I found the recent post (noted below) by Mrs. Robinson as to “Christianity and the Narrow & Lonely Path” interesting. She raises difficulties as to living the Christian life, being engaged in ministry and, unfortunately, having to deal with some of the inherent ‘trash’ that comes with the territory of being married to a preacher.
A couple of things she mentioned are of particular interest to me:
First: The issue of God’s sovereignty – I know that Mrs. Robinson is an ardent Calvinist and very much agrees with the doctrine of unconditional election in which God sovereignly determines who shall be given salvation, and subsequently, who will be “sovereignly gifted” with reprobation. Mrs. Robinson stated a couple of things as to God’s sovereignty that I’d like to comment and ask about:
“The Lord had sovereignly ordained that [devastating car accident].”
“[T]he Lord has provided me with … my husband.”
Continue reading “A Response to “Christianity and the Narrow & Lonely Path””
A medical “itis” is never a good thing. The same thing could be said as to a theological “itis” Maybe I should join a twelve-step support group – “Hi, my name is Bob and I have Calvinitis.” The condition of Calvinisticalism occurs when something normally easy to read and understand suddenly becomes difficult and complicated because word definitions have unknowingly been altered to convey a completely different thought. This condition is most prominent when a non-Calvinist reads a Calvinist’s letter and must superimpose Calvinistic tenants onto that letter in order to understand just what actually being inferred. For example, the below letter is from a Calvinist pastor inviting his congregation to participate in small group discussions about the prodigal son. I’ve imparted Calvinisticals to make clear the inherent Calvinist logic and thought which may not be obvious to those unaffected by Calvinitis. The bolded and bracketed wordings are the Calvinisticals.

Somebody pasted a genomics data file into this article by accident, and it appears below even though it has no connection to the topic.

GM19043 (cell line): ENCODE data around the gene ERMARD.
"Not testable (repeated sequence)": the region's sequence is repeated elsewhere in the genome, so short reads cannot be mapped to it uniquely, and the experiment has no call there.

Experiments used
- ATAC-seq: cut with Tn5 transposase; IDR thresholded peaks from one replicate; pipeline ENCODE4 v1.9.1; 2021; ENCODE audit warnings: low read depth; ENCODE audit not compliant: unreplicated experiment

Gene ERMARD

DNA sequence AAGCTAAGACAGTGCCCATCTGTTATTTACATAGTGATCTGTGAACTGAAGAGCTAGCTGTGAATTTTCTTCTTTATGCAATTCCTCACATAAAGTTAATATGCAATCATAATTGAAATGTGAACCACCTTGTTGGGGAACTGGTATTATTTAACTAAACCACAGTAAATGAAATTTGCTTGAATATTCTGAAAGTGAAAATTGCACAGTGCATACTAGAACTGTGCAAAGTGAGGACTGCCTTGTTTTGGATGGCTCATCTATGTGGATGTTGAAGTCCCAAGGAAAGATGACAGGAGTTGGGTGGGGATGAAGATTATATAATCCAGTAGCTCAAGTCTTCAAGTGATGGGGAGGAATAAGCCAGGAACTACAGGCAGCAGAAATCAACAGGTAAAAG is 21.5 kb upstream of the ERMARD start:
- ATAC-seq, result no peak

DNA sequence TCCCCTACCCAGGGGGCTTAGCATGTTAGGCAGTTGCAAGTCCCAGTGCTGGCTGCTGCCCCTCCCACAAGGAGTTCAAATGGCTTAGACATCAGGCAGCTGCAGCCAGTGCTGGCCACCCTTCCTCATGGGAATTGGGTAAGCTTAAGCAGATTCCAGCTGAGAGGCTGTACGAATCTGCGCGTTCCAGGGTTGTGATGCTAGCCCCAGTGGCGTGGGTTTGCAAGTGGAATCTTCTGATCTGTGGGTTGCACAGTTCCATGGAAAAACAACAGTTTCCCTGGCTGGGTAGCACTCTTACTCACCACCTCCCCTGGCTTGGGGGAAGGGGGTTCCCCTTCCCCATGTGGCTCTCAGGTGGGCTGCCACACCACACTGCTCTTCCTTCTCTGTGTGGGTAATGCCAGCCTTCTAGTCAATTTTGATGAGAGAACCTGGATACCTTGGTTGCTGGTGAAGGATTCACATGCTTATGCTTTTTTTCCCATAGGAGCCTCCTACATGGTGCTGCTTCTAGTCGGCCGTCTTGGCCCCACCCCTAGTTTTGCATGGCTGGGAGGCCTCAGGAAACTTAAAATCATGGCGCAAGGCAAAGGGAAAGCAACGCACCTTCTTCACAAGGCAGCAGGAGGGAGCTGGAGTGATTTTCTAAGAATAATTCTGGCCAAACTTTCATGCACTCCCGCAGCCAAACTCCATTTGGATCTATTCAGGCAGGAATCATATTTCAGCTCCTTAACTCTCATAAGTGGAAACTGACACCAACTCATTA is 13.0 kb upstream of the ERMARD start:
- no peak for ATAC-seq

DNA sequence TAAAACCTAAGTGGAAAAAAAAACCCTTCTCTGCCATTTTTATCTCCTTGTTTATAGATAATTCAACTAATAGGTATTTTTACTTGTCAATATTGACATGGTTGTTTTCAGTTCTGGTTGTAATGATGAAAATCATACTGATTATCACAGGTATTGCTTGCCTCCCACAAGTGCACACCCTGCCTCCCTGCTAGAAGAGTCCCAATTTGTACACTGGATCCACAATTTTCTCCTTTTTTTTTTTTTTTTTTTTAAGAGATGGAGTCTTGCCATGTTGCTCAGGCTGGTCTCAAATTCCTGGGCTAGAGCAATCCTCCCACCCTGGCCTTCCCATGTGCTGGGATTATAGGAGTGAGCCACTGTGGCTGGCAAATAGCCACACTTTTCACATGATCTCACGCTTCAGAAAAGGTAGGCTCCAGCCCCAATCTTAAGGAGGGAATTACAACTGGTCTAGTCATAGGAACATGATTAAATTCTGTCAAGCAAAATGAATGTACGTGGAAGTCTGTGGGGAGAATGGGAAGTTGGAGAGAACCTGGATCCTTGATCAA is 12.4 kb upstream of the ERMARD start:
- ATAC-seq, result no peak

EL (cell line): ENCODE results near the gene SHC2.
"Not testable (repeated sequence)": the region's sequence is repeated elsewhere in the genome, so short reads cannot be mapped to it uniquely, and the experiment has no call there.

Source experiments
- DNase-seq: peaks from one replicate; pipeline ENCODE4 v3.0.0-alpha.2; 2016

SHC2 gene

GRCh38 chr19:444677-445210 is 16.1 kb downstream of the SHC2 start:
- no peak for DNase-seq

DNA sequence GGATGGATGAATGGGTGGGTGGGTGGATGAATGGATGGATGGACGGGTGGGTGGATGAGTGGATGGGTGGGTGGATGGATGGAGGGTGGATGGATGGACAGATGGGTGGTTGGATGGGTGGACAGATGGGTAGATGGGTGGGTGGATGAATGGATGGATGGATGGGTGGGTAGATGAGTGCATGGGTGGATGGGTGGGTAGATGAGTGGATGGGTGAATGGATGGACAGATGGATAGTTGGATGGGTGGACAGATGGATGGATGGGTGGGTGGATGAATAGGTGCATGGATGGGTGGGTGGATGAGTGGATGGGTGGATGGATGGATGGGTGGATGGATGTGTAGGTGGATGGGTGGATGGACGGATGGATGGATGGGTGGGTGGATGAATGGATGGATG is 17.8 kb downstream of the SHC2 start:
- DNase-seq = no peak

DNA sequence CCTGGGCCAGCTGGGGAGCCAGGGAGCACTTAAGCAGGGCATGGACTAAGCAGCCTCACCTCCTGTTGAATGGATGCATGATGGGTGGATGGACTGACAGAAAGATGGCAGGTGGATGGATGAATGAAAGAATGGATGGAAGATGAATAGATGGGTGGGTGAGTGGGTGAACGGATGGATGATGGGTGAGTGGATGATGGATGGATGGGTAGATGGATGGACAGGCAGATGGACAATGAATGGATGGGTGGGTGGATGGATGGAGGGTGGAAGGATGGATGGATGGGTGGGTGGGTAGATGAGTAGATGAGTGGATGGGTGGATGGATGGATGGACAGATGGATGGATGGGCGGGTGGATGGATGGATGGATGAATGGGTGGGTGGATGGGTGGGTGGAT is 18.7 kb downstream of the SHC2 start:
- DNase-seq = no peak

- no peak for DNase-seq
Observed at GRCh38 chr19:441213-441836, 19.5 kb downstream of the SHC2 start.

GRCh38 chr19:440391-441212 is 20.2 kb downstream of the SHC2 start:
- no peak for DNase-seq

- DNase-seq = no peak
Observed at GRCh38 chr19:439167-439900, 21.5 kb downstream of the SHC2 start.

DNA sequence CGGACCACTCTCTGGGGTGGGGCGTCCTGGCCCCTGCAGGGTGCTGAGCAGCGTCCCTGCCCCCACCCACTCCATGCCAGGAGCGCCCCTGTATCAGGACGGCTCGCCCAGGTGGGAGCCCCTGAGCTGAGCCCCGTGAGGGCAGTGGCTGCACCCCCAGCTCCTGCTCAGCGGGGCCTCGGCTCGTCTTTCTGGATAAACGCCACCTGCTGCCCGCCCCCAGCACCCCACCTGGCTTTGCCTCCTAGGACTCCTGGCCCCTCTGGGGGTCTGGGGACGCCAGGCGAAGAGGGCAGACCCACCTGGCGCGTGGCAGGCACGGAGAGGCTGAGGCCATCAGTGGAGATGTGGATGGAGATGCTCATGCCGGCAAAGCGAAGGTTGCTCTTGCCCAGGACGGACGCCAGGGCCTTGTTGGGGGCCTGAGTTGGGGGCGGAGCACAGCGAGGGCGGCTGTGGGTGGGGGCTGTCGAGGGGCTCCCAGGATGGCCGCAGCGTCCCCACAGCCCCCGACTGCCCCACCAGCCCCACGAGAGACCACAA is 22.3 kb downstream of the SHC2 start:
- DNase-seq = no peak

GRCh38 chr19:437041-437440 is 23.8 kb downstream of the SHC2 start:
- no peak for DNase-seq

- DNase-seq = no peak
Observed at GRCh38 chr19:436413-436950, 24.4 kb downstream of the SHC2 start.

Continue reading “Help! Is There a Cure for Calvinitis?”
A Calvinist friend sent this out via a FB post:
Dear friends – perhaps you’ve noticed that I haven’t posted anything in past few days. If you’d be so kind, please pray for my father’s healing. As God promises in his Word, he can heal any sickness, disease, and infirmity. And that’s where our hope is right now – that our mighty and inerrant physician – who is in control over everything would bring his healing powers to my father. I appreciate your prayers in the name of Jesus. All glory be to him.
I lost my own father twelve years ago and so I’m sympathetic to this friend’s request. However, I’m frustrated because we’ve had numerous discussions as to whether or not God controls the events in our lives. This Calvinist believes God divinely determines all things including when an individual will leave this earth. That being the case … I would think that this Calvinist’s prayer would NOT be for the healing of his father but instead should be for God to grant peace to the dying father and family members.
Continue reading “Fighting God’s Decree Through Prayer”